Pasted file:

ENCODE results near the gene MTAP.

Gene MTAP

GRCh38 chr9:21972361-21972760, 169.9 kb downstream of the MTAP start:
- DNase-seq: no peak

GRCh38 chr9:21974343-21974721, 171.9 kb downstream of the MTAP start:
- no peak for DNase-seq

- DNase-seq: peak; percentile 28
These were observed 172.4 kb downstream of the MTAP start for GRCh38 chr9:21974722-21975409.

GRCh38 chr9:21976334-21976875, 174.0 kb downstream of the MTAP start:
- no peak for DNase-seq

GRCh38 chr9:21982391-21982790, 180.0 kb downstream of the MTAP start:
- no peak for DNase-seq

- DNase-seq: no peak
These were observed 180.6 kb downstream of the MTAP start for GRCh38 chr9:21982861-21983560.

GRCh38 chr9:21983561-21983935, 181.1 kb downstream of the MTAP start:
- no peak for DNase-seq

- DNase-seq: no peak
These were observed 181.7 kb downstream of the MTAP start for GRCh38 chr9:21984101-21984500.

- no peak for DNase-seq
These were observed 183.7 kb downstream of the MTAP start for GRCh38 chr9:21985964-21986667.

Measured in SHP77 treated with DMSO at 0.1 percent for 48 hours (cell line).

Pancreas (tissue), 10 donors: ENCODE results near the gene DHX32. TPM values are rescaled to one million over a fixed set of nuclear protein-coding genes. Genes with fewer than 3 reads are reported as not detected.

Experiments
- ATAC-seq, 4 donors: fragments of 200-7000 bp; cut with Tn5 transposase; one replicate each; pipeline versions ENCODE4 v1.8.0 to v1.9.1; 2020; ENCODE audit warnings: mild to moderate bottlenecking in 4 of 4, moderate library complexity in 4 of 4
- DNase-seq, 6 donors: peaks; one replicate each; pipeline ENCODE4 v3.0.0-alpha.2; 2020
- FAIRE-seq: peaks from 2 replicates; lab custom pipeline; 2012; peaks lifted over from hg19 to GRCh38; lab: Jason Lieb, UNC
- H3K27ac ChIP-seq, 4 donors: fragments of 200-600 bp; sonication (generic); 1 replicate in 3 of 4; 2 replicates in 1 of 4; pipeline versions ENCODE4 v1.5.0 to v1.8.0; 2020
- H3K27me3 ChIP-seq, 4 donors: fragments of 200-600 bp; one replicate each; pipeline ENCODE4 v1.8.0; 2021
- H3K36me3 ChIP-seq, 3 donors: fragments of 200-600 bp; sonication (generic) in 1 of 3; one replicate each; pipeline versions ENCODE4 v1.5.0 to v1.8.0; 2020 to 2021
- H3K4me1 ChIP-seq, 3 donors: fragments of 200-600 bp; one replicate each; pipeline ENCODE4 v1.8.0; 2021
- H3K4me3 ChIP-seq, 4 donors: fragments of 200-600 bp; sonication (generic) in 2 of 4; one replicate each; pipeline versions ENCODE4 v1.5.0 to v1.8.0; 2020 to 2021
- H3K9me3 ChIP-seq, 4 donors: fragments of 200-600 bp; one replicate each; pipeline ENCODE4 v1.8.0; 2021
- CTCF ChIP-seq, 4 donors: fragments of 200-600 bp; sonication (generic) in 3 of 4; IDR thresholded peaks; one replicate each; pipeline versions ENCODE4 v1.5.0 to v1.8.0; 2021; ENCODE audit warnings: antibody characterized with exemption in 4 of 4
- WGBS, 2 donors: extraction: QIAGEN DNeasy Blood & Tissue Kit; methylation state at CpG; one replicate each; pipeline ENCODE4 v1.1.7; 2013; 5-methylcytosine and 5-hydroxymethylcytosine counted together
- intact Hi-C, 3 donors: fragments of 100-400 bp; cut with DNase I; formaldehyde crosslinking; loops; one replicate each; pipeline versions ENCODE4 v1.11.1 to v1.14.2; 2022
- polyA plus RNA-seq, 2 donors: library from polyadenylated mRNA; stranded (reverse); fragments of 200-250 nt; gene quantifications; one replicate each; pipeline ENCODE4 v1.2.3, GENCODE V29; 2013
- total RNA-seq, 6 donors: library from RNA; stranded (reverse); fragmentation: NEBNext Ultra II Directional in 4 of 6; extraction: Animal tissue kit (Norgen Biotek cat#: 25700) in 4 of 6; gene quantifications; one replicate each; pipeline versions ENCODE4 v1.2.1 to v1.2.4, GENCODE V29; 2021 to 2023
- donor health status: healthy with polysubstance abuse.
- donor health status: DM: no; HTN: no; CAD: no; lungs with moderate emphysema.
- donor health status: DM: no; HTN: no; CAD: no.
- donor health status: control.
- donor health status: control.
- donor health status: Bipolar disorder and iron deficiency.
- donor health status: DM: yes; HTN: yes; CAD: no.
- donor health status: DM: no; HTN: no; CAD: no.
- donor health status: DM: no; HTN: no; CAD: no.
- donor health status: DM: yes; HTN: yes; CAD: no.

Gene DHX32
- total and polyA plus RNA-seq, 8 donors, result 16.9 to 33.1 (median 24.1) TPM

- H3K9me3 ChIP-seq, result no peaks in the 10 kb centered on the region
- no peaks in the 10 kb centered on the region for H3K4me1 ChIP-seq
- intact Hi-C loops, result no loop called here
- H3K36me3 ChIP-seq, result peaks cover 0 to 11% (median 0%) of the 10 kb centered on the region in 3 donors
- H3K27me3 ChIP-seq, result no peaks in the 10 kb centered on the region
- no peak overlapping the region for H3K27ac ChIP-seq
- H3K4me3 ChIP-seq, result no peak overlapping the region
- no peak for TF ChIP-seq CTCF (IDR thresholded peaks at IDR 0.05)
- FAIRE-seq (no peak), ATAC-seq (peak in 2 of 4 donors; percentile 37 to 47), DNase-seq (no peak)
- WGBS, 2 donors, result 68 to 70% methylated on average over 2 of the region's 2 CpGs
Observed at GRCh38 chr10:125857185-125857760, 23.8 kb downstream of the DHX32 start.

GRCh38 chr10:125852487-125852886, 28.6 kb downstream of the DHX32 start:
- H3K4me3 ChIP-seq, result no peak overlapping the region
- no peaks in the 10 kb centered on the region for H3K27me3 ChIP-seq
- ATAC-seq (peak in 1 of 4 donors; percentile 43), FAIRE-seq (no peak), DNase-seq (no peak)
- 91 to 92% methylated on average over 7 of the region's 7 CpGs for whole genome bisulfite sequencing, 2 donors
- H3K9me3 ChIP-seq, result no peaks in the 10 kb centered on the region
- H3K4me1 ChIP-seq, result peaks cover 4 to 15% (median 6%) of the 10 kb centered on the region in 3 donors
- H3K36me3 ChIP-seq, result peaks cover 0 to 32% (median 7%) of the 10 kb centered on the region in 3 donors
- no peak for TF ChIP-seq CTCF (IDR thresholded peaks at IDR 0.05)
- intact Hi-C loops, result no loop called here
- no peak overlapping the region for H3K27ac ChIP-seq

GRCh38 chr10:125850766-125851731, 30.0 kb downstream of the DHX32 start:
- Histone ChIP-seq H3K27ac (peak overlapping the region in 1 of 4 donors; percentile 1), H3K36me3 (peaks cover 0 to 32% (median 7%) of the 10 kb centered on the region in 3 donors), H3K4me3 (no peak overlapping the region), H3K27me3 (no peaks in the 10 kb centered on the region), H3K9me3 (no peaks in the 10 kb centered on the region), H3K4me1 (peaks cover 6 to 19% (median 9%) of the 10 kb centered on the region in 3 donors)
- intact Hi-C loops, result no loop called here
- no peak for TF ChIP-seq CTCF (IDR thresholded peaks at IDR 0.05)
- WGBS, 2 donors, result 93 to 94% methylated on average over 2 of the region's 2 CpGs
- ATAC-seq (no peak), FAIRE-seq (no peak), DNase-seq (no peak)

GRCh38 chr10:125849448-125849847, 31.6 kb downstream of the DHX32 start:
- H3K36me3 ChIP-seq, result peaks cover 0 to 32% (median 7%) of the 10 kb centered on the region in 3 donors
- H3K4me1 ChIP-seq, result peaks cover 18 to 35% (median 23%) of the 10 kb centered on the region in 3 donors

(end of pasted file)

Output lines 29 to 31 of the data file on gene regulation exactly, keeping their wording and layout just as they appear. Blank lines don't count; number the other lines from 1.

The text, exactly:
- H3K36me3 ChIP-seq, 3 donors: fragments of 200-600 bp; sonication (generic) in 1 of 3; one replicate each; pipeline versions ENCODE4 v1.5.0 to v1.8.0; 2020 to 2021
- H3K4me1 ChIP-seq, 3 donors: fragments of 200-600 bp; one replicate each; pipeline ENCODE4 v1.8.0; 2021
- H3K4me3 ChIP-seq, 4 donors: fragments of 200-600 bp; sonication (generic) in 2 of 4; one replicate each; pipeline versions ENCODE4 v1.5.0 to v1.8.0; 2020 to 2021